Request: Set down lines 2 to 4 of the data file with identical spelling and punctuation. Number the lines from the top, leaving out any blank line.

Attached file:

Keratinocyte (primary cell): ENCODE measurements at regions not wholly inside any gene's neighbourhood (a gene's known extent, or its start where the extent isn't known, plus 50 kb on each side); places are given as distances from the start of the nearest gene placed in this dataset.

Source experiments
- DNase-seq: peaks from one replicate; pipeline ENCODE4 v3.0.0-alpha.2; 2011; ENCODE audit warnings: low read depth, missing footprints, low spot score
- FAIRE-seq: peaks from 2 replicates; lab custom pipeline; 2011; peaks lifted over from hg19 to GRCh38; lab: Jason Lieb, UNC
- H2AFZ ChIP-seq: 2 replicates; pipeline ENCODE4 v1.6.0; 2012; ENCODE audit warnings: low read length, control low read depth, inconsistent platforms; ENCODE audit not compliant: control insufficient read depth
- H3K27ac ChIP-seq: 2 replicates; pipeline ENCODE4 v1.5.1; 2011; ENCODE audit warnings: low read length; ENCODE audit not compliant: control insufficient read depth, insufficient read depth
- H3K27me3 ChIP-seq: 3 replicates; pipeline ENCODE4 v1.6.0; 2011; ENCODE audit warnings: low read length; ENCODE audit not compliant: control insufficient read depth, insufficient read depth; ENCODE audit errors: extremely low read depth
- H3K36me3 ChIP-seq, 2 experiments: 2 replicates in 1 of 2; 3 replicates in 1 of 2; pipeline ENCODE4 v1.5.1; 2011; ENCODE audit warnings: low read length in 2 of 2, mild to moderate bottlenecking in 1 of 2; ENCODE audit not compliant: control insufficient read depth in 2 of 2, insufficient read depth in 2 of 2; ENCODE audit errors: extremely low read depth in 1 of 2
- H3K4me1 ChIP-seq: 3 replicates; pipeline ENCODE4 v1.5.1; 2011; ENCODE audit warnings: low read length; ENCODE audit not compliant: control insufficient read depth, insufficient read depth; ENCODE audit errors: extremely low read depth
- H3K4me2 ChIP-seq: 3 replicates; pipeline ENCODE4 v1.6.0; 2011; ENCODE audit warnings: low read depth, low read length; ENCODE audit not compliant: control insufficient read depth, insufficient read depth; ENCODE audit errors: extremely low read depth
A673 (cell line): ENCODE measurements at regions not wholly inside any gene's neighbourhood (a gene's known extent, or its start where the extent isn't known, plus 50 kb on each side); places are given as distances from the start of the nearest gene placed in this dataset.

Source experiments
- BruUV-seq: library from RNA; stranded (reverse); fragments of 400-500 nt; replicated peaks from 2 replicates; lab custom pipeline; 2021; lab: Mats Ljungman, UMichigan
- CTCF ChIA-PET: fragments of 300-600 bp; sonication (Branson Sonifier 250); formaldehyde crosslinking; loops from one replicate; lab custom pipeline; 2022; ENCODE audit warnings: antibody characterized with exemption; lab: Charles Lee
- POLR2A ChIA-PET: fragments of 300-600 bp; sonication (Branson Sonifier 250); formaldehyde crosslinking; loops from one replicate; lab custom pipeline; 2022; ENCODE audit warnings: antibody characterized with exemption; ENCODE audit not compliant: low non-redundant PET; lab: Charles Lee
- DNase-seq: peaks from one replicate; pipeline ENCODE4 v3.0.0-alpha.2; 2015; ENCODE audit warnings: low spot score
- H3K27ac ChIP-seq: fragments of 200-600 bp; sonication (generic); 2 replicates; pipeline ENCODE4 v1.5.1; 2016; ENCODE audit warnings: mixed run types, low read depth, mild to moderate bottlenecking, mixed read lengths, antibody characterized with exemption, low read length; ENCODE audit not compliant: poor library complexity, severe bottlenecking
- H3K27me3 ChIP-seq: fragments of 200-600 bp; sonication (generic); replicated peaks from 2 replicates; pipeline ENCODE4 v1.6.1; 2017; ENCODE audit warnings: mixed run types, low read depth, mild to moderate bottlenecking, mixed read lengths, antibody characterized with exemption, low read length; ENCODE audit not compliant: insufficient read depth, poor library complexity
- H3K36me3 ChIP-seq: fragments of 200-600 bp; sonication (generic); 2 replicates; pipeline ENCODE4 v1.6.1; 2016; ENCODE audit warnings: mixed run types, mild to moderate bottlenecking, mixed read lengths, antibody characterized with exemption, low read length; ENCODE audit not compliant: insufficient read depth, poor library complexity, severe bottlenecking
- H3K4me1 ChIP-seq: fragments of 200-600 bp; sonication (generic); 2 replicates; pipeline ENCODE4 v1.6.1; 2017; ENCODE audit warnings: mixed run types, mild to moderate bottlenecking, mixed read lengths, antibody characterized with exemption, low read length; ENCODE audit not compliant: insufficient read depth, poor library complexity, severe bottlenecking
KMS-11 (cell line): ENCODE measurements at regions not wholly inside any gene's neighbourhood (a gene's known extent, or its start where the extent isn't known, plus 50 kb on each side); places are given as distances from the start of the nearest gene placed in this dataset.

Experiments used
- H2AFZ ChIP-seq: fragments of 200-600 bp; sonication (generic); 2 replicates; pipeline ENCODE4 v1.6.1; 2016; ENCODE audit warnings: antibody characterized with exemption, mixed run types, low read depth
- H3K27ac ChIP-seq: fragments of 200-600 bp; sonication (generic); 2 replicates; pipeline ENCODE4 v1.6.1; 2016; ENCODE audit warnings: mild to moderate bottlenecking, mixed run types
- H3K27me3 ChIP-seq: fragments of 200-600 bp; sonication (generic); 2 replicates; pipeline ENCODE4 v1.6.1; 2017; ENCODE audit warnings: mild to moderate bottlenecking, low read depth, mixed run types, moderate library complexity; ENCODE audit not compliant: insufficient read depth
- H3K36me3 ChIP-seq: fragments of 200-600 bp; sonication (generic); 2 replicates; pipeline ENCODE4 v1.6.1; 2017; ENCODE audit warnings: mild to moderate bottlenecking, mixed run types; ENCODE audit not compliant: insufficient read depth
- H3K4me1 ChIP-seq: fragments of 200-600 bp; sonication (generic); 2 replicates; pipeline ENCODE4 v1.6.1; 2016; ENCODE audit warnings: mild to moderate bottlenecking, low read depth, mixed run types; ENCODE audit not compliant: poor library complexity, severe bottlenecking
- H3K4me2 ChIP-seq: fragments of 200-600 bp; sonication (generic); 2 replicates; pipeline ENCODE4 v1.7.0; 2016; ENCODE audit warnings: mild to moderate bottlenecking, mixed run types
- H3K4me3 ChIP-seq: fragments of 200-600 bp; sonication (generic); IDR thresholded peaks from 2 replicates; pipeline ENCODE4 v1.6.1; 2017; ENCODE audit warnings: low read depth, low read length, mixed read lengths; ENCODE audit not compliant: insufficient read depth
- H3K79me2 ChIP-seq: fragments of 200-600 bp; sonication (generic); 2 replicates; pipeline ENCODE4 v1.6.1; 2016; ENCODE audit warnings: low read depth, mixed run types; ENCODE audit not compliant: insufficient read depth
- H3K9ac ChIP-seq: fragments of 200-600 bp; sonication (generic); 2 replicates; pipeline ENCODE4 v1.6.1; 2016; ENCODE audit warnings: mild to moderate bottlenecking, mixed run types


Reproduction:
Source experiments
- DNase-seq: peaks from one replicate; pipeline ENCODE4 v3.0.0-alpha.2; 2011; ENCODE audit warnings: low read depth, missing footprints, low spot score
- FAIRE-seq: peaks from 2 replicates; lab custom pipeline; 2011; peaks lifted over from hg19 to GRCh38; lab: Jason Lieb, UNC